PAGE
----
Art in Print

Maria Callas, From Reality to Runway


This month a new exhibition “Private Callas” opened in a private palazzo in Milan, with the aim of looking beyond the public façade of the legendary soprano.

Maria Callas, the Great Greek-American diva, known for her passionate portrayal of opera heroines and tormented love life, has proven one of the most enduring style references for Italian fashion, from Valentino to Dolce & Gabbana. Whenever a cape or winged-sleeve dress appears on a runway, you can bet the designer has been inspired by a Callas aria.

The exhibition focuses on the soprano’s lesser seen personal attire alongside iconic bespoke pieces like important jewellery, elaborate stage outfits and many haute couture pieces by the diva dress-maker, Biki.

The show curated by Gabriele Monti will be on until March 3. For those who can’t make it to Milan, “The Definitive Maria Callas: The Life of a Diva in Unseen Pictures” will be released in September by Roads Publishing, coinciding with the 40th anniversary of her death.

The Callas revival doesn’t end here: Sofia Coppola production of “La Traviata” by Verdi, inspired by Callas performance at La Scala during the Luchino Visconti years, is concluding his run at the Palau de les Arts Reina Sofia in Valencia.


Via: The New York Times






Wanted: a People's Army to find network of hidden public art


HMRC’s Conditional Exemption Incentive scheme allows for inheritance and capital gains tax to be waived if the owner makes the work available to the public. A new project, funded by the Open Data Institute, is allowing the public to access inherited works which are supposed to be available for public view.

More than 36,000 works of art have been identified: some on loan to galleries already, but many hidden in private collections in ordinary homes. They have now been compiled in a user-friendly database by Open Inheritance Art, allowing people to search for their favourite artist or area of interest. Anyone who does not comply could find themselves reported to the authorities, with a button directly from the Open Inheritance Art website to contact HMRC

The extensive list currently includes paintings, drawing, sculpture, jewellery, furniture, books and decorative arts, and includes many of Britain’s best-loved artists from Constable, Gainsborough and Reynolds to Moore and Hepworth. Privately-owned Picassos can be found in Dorset, Birmingham, London, and the Scottish borders, while paintings by Hans Holbein the Younger can be found in Norfolk, Lincolnshire and North Wales. Major collections numbers up to 4,000 are held at historic homes including Arundel Castle, Althorp, Wellbeck Abbey and Corsham Court, while others are likely to be found in more ordinary houses. Many of them will never have been photographed before, or exhibited in public, after being handed down generations of the same family.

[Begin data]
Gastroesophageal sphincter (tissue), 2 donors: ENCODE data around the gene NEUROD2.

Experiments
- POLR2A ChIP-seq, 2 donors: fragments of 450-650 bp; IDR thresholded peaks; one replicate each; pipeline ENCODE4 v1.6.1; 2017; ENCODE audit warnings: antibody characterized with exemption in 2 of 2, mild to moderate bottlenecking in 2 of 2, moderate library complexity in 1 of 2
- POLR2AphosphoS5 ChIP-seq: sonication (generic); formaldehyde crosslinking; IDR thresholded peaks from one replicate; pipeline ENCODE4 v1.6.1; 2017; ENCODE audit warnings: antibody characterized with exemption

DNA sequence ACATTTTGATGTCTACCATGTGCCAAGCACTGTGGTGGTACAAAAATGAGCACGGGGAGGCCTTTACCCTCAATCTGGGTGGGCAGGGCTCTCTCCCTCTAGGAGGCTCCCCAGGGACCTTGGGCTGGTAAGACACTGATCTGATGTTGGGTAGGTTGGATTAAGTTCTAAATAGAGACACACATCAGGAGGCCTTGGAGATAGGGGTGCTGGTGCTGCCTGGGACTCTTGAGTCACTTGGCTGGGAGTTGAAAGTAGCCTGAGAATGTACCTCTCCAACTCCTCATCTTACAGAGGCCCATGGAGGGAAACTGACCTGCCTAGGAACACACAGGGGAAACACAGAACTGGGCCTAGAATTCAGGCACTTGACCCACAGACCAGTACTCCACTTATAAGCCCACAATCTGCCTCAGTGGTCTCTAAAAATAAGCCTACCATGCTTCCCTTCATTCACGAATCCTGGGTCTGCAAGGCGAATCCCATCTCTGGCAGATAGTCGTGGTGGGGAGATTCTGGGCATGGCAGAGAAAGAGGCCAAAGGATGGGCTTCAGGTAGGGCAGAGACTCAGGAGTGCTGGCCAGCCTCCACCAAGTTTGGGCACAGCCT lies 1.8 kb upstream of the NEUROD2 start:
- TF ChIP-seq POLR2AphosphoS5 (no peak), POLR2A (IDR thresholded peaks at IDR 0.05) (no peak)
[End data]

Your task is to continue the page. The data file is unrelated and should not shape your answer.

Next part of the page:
Joseph Pugh, founder of Open Inheritance Art, said: “These masterpieces are the work of the world’s greatest artists and craftspeople and our aim is to bring them closer to the public.”


Via: The Telegraph



The white frontier: Inuit life in 1900s Canada – in pictures

Geraldine Moodie was western Canada’s first professional female photographer, capturing beautiful images in the country’s most remote regions. An exhibition, “North of Ordinary: The Arctic Photographs of Geraldine and Douglas Moodie”, is at Glenbow, Calgary, 18 February-10 September.

Moodie was born in 1854 in Toronto, and after moving to England she met and married John Douglas Moodie in 1878, and had six children. The family returned to Canada to farm in Manitoba, before John began working with the North-West Mounted Police.

Geraldine accompanied her husband on expeditions at the now-desert Fullerton Harbour in Hudson Bay – an obscure, frozen point in Canada’s far north in what is now Nunavut territory. Geraldine set up a studio in the police house, and took portraits of the local Inuit people. She wrote of the Inuit: “They are very bright and intelligent, her eyes were taking stock of everything all the time” “The whole sea and land as far as the eye can see lends itself to inspire ghostly imaginations, nothing but snow and the sea in an unbroken expanse of ice and snow. In the sunshine it is beautiful, but at night it looks uncanny, the northern light shifting and changing all the time” she wrote in her diary.

Geraldine also writes of improving her technique. “There has always been such a glare of snow with nothing to relieve that it gave no definition when photographed, and made a poor negative. I tried it under every condition of light, and finally found by stopping my lens very low and taking the photo when the afternoon sun was very bright, throwing strong shadows that I succeeded in getting a fine negative”

She went on to work further south in the city of Regina, Saskatchewan, and when accompanying her husband on expeditions for the Canadian Pacific Railway. With thousands of emotive and lyrical images to her name, her legacy is of a true photographic artist, rather than a documenter of Inuit rural life.


Via: The Guardian